It is much easier to sell products and/or services to those that are already buying and or have bought from you, rather than trying to get business from new clients. This is where the concepts of up-selling and cross-selling come into play.
Let’s consider the ‘marketing funnel’. Customers/clients come into your business at the top of the funnel and buy a product or service. If they like the product, they’ll probably want to buy more products or maybe start using your services. Therefore, it’s important to have a range of products and services to offer. Make the most of the ‘know, like and trust’ factor of your existing customer base and move customers further down your marketing funnel.
Cross-selling i.e. selling complementary products or services at the time of purchase can produce great results for minimal effort. The same goes for up-selling, when you persuade your customer to buy a larger size of an item.
These methods are definitely the name of the game in retail. One of the measures that all retailers should be calculating is average daily sale, which is total sales for the day divided by the number of sales. Depending on the number of sales you achieve in a day, just a small increase in this dollar amount can reap huge benefits.
For example, let’s assume you increase your average daily sale by $2, averaging 100 transactions per day. That’s an extra $200 per day, $1,400 per week or $72,800 per year for very little effort.
What can you do to increase your sales as a retailer? If we look at the McDonalds example, it’s all about adding complementary goods. So, if you’re running a cafe, you could offer a cake or some fruit toast with each coffee.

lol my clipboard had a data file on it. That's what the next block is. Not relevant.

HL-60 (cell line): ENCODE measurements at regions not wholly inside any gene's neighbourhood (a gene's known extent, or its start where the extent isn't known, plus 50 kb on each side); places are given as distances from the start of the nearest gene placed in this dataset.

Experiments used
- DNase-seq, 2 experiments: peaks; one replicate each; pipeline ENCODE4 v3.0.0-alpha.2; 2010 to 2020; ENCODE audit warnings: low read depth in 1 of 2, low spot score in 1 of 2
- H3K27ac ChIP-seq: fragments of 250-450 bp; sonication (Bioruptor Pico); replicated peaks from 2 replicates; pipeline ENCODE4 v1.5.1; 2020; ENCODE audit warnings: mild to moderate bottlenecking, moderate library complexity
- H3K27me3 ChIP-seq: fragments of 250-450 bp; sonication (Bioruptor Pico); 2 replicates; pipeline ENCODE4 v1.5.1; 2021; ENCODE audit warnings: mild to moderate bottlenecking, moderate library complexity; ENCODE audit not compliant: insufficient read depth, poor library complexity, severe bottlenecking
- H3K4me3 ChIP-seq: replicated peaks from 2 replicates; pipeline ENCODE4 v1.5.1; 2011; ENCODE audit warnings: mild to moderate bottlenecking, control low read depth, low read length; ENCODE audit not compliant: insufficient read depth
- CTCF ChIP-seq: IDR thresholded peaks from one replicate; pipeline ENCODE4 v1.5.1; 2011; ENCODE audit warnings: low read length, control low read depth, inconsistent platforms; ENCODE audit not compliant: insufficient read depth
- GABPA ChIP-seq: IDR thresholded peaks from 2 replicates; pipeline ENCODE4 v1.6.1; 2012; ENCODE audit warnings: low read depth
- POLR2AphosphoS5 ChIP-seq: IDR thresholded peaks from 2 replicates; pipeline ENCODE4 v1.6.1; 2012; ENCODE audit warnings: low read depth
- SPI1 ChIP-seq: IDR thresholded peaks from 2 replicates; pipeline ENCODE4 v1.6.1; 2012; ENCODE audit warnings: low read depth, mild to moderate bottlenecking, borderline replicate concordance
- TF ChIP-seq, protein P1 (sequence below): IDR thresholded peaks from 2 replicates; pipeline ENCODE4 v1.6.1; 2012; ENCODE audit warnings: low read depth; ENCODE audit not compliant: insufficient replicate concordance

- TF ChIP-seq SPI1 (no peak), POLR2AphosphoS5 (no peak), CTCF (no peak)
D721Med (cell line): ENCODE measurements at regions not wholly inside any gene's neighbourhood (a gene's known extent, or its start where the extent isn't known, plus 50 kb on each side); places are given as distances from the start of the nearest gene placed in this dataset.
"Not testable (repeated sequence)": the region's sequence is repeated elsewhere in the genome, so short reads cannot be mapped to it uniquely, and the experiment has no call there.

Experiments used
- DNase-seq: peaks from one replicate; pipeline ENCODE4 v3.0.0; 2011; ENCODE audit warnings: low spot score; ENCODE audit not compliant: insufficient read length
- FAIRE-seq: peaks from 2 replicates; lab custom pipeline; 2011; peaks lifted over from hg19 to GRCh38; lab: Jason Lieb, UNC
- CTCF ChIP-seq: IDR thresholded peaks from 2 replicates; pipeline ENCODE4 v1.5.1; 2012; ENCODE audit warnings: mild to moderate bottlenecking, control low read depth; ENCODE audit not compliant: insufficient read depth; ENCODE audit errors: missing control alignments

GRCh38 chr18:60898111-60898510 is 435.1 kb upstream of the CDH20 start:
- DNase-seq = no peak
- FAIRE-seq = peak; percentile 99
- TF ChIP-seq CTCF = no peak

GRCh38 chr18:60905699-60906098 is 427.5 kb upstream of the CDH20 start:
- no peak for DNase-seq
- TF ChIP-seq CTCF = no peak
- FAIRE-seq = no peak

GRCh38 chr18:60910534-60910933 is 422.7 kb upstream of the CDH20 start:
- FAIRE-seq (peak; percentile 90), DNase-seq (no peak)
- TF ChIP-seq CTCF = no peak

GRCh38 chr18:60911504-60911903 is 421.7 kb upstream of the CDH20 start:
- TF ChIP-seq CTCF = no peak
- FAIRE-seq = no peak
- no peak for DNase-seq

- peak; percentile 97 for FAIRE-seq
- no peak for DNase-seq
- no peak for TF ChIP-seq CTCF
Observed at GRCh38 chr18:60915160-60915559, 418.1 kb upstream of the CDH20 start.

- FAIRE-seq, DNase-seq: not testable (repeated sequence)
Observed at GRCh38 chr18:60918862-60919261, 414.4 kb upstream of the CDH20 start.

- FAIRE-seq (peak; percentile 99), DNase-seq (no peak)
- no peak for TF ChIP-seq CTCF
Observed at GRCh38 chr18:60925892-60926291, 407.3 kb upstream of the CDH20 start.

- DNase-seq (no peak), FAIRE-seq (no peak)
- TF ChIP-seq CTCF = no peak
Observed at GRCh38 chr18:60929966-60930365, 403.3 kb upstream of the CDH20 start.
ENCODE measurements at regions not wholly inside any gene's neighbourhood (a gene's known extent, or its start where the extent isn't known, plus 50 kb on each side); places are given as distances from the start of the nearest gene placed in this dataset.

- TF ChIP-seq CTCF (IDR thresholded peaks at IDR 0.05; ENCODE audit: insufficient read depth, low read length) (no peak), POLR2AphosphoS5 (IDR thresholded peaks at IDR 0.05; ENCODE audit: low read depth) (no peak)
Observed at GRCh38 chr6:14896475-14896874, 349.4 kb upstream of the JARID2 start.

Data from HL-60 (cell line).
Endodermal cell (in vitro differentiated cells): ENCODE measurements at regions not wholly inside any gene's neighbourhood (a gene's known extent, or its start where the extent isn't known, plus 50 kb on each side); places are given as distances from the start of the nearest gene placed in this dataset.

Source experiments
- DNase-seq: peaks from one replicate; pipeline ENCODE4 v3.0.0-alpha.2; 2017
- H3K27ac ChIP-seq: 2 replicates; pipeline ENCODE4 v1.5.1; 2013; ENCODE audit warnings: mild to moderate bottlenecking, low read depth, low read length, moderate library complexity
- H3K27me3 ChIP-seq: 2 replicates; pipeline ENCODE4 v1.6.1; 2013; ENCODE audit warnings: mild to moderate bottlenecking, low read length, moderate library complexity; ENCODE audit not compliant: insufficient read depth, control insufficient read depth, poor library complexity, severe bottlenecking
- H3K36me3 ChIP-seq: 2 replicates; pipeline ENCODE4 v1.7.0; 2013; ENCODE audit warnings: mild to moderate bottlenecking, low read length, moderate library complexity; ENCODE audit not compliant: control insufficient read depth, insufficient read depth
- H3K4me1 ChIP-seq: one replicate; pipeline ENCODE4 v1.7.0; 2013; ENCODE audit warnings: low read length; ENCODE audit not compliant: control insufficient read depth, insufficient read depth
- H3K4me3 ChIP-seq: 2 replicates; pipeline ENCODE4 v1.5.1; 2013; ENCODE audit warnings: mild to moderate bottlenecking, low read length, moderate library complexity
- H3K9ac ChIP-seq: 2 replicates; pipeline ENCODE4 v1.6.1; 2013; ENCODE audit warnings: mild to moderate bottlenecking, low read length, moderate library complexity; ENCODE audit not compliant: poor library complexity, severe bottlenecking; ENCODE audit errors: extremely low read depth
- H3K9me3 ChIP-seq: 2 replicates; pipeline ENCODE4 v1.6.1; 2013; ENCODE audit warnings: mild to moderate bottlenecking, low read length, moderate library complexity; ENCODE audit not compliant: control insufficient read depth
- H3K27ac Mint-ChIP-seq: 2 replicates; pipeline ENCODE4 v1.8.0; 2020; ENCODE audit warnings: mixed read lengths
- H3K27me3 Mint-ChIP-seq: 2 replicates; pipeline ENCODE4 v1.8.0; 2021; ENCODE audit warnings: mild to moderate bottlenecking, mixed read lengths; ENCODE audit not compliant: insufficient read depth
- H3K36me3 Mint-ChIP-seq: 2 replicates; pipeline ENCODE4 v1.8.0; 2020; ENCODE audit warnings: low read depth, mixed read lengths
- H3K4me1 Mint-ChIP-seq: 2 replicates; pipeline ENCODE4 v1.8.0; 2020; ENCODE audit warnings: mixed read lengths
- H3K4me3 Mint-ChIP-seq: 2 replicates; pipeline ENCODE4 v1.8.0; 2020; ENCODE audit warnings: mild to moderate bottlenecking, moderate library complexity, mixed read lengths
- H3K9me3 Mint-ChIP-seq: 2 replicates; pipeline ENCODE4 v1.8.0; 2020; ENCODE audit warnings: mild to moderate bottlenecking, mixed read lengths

What if you’re in fashion? Easy, there are lots of examples of complementary items e.g. socks with shoes, belts with jeans, high heels with a dress, matching jewelry and handbag. The list is endless here. If you set up your sales system to automatically prompt staff about what complementary goods to offer, you’ll be making the most of this opportunity.
Amazon is the king of cross-selling in the online world. Every time you search for a book on their website, they help you out by telling you about other books you may like and what other books people bought along with that book. Of course, these are classic cross-sells, but also very handy information for the consumer. I know that I’ve definitely bought extra books from Amazon or added them to my ‘Books to buy’ list as a result of this technique.
A service-related business with an hourly rate agreement in place can also use these principles. If your services are ongoing, you may want to up-sell your clients to a retainer agreement where they pay a monthly fee for your services. You could also cross-sell by offering educational or training programs to clients who wish to learn more from you, or by broadening your service offering.
Remember that those customers/clients that know, like and trust your products and services are probably waiting for you to bring out the next thing or help them decide their next step. So don’t leave them hanging, talk to them find out what they’re looking for and get to it! And if you provide exactly what they want, the up-sell is that much easier again.
The concepts of up-selling and cross-selling can get quite a bad rap. However, your business profits can be improved substantially if you approach things the right way. You are doing a disservice to your customers by not going to the next step or next level. Ultimately, you are enhancing the customer/client experience, by offering more quality products and services.
So what will you up-sell or cross-sell today?